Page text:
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    An illuminating ‘Goldberg Variations’ at the ICA

    Jason Collins dances to the piano accompaniment of Simone Dinnerstein in “New Work for Goldberg Variations.”
    Marina Levitskaya
    Jason Collins dances to the piano accompaniment of Simone Dinnerstein in “New Work for Goldberg Variations.”

    Creating a dance to Bach’s “Goldberg Variations” — 75 minutes of ferocious, finger-busting counterpoint — is an immense challenge. The most famous choreographer to attempt it was Jerome Robbins, for New York City Ballet in 1971; he got mixed reviews. Now choreographer Pam Tanowitz and pianist Simone Dinnerstein — both based in New York — have collaborated on “New Work for Goldberg Variations.” Co-commissioned by Summer Stages Dance at the Institute of Contemporary Art, the piece had its world premiere at Duke University in October. On Friday, Tanowitz and Dinnerstein brought it to the ICA.

    When the Barbara Lee Family Foundation Theater curtain rises, the stage is dark, and you hear the melting first notes of the Aria with which the “Goldberg Variations” begin. By degrees, lighting designer Davison Scandrett lets you see Dinnerstein’s hands on the keyboard of the piano, which is centerstage, and you can make out the silhouettes of the seven dancers — one man, six women — clustered around her.

    It’s Dinnerstein, playing barefoot, who sets the tone of “New Work.” Her performance Friday was similar to the one on her celebrated 2007 Telarc recording: earnest, meditative, poetic, less heavy in the bass, but still generously pedaled, with some repeats, notably in Variation 25, omitted.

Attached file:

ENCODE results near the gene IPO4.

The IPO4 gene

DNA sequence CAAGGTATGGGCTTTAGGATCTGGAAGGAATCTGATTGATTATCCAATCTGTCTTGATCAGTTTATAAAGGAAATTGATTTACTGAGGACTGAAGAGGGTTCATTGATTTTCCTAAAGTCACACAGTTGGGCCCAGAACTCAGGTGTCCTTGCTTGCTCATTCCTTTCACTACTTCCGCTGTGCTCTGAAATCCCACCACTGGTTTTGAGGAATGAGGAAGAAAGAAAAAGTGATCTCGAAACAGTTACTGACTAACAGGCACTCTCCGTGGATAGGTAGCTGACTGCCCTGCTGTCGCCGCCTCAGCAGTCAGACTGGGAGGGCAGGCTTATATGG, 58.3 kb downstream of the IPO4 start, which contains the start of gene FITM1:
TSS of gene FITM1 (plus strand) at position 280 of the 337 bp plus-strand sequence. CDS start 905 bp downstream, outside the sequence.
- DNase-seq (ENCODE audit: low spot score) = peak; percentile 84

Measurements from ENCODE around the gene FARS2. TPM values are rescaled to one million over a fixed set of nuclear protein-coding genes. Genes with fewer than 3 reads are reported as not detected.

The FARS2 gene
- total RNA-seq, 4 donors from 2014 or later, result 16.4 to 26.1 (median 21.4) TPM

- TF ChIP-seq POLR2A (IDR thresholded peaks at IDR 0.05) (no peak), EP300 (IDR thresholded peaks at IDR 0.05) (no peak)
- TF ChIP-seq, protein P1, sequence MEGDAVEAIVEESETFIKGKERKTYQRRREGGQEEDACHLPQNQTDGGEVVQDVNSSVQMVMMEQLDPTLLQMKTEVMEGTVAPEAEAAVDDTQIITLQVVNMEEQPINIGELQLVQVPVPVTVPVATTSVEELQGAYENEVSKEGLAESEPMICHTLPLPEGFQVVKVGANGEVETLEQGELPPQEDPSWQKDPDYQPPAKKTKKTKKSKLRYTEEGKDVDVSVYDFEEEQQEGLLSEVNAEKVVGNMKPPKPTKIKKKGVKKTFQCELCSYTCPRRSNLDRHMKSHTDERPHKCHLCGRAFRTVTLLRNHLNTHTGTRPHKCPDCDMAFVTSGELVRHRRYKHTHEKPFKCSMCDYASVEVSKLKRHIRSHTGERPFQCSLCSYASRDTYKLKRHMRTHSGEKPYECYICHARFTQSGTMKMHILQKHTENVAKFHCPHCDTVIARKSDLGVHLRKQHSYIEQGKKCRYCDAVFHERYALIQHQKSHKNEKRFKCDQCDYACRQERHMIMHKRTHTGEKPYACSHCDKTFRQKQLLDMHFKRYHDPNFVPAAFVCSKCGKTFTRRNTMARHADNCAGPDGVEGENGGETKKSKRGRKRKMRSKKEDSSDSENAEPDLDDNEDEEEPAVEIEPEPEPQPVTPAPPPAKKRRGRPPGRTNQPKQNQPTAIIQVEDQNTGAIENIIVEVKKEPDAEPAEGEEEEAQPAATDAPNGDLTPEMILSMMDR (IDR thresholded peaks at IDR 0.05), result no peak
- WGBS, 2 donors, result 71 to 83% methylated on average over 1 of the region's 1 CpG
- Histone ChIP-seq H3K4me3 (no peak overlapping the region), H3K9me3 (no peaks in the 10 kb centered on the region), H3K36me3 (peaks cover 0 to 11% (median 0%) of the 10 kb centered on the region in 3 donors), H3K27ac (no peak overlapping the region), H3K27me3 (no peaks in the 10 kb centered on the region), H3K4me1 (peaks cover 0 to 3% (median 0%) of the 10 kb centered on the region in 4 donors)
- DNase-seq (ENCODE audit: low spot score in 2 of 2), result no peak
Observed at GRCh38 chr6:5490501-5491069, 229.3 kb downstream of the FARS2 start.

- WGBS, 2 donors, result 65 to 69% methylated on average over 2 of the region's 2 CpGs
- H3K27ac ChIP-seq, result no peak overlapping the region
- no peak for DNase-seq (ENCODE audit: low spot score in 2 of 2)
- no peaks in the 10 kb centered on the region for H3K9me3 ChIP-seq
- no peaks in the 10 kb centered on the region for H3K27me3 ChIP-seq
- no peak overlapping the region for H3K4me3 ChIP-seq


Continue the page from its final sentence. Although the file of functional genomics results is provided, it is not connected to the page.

Tanowitz, who says she initially made patterns and charts and tracings, wound up counterpointing the complexity of the score rather than trying to illustrate it. She’s been likened to Merce Cunningham and Mark Morris, and you can see that here. Her choreography for “New Work” is a reverent homage, with its formal gestures of invocation and supplication, but it’s also quirky and spontaneous and playful. Costumed by Reid & Harriet in luscious particolored tunics and pants, the dancers often pause, as if listening, and then proceed as if they were making it up on the spot.

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    Along the way there are children’s marches, games, the odd solo, groups forming and re-forming. Whimsy abounds: In Variation 9, which is bathed in moonlight (both the lighting and Dinnerstein’s playing), Maile Okamura slides under the piano, and in Variation 20, Lindsey Jones sits on the piano bench, back to back with Dinnerstein, and taps her feet. It’s all fluid, from the dancers’ unobtrusive entrances and exits to ballet quotations like Jason Collins’s quicksilver entrechat in Variation 3 and the ladies’ chaîné turns in Variation 5.

    The somber, minor-key Variation 25 finds the dancers gathering around Dinnerstein, as if in sympathy. For the concluding Aria (the same one that starts the work), they begin by kneeling; then they stand and process around the piano, paying their respects to both Bach and Dinnerstein.

    “New Work for Goldberg Variations” is not a depiction of Bach’s masterwork but a response, an illumination. A very fine one, too.

    Jeffrey Gantz can be reached at